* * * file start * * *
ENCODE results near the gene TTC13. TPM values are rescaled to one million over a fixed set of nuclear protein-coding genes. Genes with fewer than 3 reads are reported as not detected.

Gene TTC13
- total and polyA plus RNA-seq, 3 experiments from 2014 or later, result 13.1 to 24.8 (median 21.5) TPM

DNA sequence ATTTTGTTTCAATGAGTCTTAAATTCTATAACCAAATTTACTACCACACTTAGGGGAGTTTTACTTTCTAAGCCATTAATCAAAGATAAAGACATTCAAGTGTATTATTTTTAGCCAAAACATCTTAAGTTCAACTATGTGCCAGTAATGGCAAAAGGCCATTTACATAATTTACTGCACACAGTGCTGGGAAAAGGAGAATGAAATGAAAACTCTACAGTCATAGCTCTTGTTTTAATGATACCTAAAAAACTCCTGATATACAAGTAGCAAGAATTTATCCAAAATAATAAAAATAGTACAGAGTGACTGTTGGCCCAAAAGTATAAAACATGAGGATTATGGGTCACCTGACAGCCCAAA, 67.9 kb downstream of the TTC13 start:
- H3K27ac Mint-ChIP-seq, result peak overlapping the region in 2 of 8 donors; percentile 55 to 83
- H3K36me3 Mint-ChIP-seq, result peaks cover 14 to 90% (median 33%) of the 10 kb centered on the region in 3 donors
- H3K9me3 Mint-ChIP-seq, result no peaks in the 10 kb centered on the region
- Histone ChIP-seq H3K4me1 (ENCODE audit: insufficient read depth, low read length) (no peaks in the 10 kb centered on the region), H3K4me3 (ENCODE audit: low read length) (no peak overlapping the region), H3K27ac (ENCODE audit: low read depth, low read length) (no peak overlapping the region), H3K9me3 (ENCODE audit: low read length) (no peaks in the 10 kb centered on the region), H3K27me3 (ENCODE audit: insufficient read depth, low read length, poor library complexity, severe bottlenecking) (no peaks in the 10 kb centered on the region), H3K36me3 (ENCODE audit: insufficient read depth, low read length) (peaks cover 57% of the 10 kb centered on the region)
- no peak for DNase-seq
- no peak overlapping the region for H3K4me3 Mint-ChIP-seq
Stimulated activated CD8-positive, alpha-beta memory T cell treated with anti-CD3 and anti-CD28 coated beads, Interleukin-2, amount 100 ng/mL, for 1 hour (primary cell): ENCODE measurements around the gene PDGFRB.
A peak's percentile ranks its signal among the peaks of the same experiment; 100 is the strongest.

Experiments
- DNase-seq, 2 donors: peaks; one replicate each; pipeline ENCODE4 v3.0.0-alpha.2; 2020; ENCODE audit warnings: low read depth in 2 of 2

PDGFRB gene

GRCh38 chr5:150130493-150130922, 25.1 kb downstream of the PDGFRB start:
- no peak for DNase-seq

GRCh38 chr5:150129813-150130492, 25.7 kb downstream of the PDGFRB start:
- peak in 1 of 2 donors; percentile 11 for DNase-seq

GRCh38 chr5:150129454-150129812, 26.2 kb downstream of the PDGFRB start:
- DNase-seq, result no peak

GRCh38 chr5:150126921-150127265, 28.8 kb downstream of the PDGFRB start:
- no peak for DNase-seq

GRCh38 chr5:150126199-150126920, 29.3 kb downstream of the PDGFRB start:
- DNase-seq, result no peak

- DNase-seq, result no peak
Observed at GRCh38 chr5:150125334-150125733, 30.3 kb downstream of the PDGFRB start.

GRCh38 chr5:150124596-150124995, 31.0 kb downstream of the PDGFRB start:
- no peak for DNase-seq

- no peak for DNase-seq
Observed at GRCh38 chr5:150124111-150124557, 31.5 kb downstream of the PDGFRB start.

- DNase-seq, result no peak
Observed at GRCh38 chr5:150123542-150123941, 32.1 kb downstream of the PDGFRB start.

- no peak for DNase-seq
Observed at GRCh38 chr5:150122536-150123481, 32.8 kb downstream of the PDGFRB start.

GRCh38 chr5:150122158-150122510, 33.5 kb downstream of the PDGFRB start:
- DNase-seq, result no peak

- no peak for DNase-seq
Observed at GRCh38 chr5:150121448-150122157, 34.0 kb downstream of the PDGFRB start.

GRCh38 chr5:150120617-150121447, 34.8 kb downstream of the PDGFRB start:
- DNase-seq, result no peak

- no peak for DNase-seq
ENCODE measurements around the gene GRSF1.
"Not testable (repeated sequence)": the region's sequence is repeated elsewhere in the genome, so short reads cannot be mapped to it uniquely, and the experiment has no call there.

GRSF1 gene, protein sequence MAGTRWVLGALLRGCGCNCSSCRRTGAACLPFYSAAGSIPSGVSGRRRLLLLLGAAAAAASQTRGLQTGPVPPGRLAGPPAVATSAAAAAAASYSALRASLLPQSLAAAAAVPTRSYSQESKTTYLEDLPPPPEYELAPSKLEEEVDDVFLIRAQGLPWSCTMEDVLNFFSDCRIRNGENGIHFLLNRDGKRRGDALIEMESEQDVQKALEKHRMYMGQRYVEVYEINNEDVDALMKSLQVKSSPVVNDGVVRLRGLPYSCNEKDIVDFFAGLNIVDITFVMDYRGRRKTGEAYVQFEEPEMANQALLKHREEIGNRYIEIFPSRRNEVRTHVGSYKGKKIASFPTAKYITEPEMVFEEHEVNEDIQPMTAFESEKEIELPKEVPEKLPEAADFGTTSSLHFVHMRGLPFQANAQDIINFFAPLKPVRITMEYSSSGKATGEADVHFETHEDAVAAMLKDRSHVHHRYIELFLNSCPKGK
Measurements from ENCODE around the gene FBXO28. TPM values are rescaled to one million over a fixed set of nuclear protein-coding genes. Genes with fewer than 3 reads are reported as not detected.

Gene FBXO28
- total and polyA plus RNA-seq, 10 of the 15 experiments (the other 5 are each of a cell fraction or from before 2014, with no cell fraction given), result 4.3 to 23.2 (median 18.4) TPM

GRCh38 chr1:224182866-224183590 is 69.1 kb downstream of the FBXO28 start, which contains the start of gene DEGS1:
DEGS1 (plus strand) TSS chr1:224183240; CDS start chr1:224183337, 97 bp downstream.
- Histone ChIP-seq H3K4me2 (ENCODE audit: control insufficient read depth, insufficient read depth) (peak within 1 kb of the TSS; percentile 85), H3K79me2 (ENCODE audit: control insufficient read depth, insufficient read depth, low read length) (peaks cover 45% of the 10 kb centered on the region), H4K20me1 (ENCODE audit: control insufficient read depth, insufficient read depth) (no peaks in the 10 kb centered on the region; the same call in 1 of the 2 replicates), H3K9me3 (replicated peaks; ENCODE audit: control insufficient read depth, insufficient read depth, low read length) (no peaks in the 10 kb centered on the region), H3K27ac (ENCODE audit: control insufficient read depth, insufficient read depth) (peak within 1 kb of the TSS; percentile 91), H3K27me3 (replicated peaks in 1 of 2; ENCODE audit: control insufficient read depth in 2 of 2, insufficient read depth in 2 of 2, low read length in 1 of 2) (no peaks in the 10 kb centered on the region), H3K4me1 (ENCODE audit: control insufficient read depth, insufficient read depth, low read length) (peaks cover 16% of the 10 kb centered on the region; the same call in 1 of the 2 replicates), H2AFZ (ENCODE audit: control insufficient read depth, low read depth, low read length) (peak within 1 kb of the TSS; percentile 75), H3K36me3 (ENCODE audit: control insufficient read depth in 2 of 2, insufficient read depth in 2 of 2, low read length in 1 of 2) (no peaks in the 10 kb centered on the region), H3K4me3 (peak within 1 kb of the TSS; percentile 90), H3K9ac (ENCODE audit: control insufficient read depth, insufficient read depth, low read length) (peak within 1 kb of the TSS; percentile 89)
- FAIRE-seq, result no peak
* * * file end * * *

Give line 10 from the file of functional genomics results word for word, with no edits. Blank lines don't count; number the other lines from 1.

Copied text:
- no peak overlapping the region for H3K4me3 Mint-ChIP-seq